Posted Thursday, July 19, 2012
Lobster sport season is July 25-26, followed by the regular season that begins Aug. 6 and runs through the end of March 2013. If you’re not packing up to head for the Keys right now, well ... you’re basically no fun at all. I’m just kiddin’! I can’t go either this year because I wasted my vacation drowning bait in the murky waters of the Florida Panhandle left behind for a little while after Tropical Storm Debby.
I guess I’ll just have to live off my lobstering memories a while longer!
Swimming around in the clear water of the Florida Keys is an experience like no other. Trying to coax a lobster out of a crevice with a tickle stick (a device used to encourage the lobster to come out of its hiding place) while keeping track of how much air you have left is a blast. Lobsters aren’t always the most cooperative of creatures. If you haven’t had the experience, you’ll find out pretty quick that they’re smarter and faster then they look – especially when they throw it into reverse!
While capturing the “bugs” can be tricky, anyone can be successful if picking the right location. If you are free-diving with no air supply, pick an area where water depths will allow you at least 30 seconds of bottom time. Lobster like to hide in all kinds of structure, so focus your search on coral reefs, bridge pilings, etc., in appropriate depths.
The other good piece of advice for those who are new to the sport is “learn to clear your ears.” Making repetitive dives even to only 6 to 10 feet without clearing your ears each time can be very painful.
Have fun, but remember, safety first. A “divers-down” flag (red with a white diagonal stripe) is required while in the water. Visit MyFWC.com/Boating and click on “Boating Regulations” for more on how to snorkel safely.
While lobster chasing is phenomenal, the whole Keys experience is much bigger than just hunting the bug. Inshore and offshore fishing is amazing, and both are right at your fingertips. Where else can you catch dolphin, sailfish, permit, bonefish, grouper, snapper and tarpon within 10 miles of your hotel room, and then finish off your day bagging a limit of bugs? No offense, Mickey, but don’t try that in Orlando!
The spiny lobster sport season is a huge two-day event drawing tens of thousands of die-hard lobster getters from all over the country to the Florida Keys and other parts of South Florida. Occurring on the last Wednesday and Thursday of July each year, this miniseason is truly the best time to bag a limit because they’ve been resting in peace for months and won’t be expecting you to show up.
Not all areas in Monroe County are open for lobster harvesting, so “know before you go,” as they say. Harvesting lobster is prohibited in John Pennekamp Coral Reef State Park during the sport season. The same goes in Everglades National Park, Dry Tortugas National Park, no-take areas in the Florida Keys National Marine Sanctuary and the Biscayne Bay/Card Sound Lobster Sanctuary during both the two-day season and regular lobster season. If you’re not familiar with all the jurisdictional boundaries in Monroe County, I strongly advise you to obtain a good map of the area so that you can avoid the no-take zones. Otherwise, visit the lobster information booth at mile marker 106 on U.S. 1 in Key Largo.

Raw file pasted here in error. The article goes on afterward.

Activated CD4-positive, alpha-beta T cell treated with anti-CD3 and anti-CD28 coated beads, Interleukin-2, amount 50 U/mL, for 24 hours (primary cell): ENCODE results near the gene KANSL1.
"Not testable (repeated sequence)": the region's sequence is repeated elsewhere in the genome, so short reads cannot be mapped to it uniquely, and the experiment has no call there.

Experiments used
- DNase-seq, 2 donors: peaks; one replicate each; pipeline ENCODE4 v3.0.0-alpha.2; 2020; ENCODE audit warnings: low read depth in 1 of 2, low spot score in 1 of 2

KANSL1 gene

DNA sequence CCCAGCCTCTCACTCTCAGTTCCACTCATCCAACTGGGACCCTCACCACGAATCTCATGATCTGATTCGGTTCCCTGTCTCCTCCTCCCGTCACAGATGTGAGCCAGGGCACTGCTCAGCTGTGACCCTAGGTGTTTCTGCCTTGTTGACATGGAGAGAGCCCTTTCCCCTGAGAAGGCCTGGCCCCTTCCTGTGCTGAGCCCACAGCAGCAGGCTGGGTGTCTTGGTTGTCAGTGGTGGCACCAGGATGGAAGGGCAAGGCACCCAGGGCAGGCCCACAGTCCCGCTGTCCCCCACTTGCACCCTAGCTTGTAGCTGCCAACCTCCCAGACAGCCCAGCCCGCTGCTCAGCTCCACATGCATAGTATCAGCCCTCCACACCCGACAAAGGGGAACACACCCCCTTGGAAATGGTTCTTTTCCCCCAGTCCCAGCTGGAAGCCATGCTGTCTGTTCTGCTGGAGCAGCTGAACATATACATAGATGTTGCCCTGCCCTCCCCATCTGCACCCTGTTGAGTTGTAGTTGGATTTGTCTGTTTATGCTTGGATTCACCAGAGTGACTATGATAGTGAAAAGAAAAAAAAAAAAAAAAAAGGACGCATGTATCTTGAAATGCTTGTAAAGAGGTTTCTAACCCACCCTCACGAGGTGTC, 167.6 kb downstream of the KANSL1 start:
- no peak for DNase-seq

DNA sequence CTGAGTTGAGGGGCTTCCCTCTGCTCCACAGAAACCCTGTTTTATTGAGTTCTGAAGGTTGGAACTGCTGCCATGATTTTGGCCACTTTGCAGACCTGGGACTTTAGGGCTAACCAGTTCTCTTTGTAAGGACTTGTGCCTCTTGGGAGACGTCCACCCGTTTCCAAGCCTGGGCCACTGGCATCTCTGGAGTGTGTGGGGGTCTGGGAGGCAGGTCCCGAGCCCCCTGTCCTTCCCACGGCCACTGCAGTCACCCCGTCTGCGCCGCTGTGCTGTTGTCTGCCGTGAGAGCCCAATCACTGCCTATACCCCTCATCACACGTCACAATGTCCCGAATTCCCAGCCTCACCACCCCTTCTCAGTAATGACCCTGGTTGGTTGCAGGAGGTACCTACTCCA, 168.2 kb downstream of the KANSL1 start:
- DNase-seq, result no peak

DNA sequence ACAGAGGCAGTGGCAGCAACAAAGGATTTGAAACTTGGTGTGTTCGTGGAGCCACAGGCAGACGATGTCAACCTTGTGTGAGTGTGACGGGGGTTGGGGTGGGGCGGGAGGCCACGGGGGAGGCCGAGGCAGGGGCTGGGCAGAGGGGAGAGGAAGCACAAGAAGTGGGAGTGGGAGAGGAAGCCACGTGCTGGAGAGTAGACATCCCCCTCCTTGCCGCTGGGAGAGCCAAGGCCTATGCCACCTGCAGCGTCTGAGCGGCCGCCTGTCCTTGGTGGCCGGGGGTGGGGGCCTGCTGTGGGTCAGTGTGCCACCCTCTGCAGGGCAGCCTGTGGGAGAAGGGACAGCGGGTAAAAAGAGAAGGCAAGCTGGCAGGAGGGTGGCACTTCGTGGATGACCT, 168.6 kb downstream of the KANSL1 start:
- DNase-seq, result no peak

During the short sport season, the recreational daily bag limit is six per person in state and federal waters off Monroe County and Biscayne National Park, and 12 per person in state and federal waters off all other counties. During the regular season, the daily bag limit is six per person in all state and federal waters. Lobster harvesting during either season requires a resident or nonresident saltwater fishing license and a special lobster permit, unless you are exempt.
So what are the no-nos? Night diving during the sport season in state and federal waters off Monroe County, harvesting egg-bearing females, using any harvest device that can puncture or crush the lobster and using recreational traps are all prohibited.
Spiny lobster must have a minimum carapace length of at least 3 inches and must be measured in the water. The carapace is measured from the forward edge (between the rostral horns) to the rear edge of the carapace, and all harvesters must have a measuring device while harvesting.
For information on lobster harvesting, please visit MyFWC.com/Fishing and click on “Saltwater,” “Recreational Regulations” and “Lobster.”
So, if you don’t want to miss the fun, grab your mask, your dive flag and tickle stick and head south for some lobster chasing excitement. And remember, don’t forget your cast net and fishing tackles, or you will kick yourself when you get there!
This first monthly issue of Gone Coastal is one of many ways that the Florida Fish and Wildlife Conservation Commission (FWC) Division of Marine Fisheries Management will be helping recreational anglers understand complex saltwater regulations and learn more about saltwater fishing opportunities in Florida. We are also available to answer questions by phone or email anytime, and we would love the opportunity to share information through in-person presentations with recreational or commercial fishing organizations. To contact FWC’s Regulatory Outreach subsection call 850-487-0554 or email Alan.Peirce@MyFWC.com.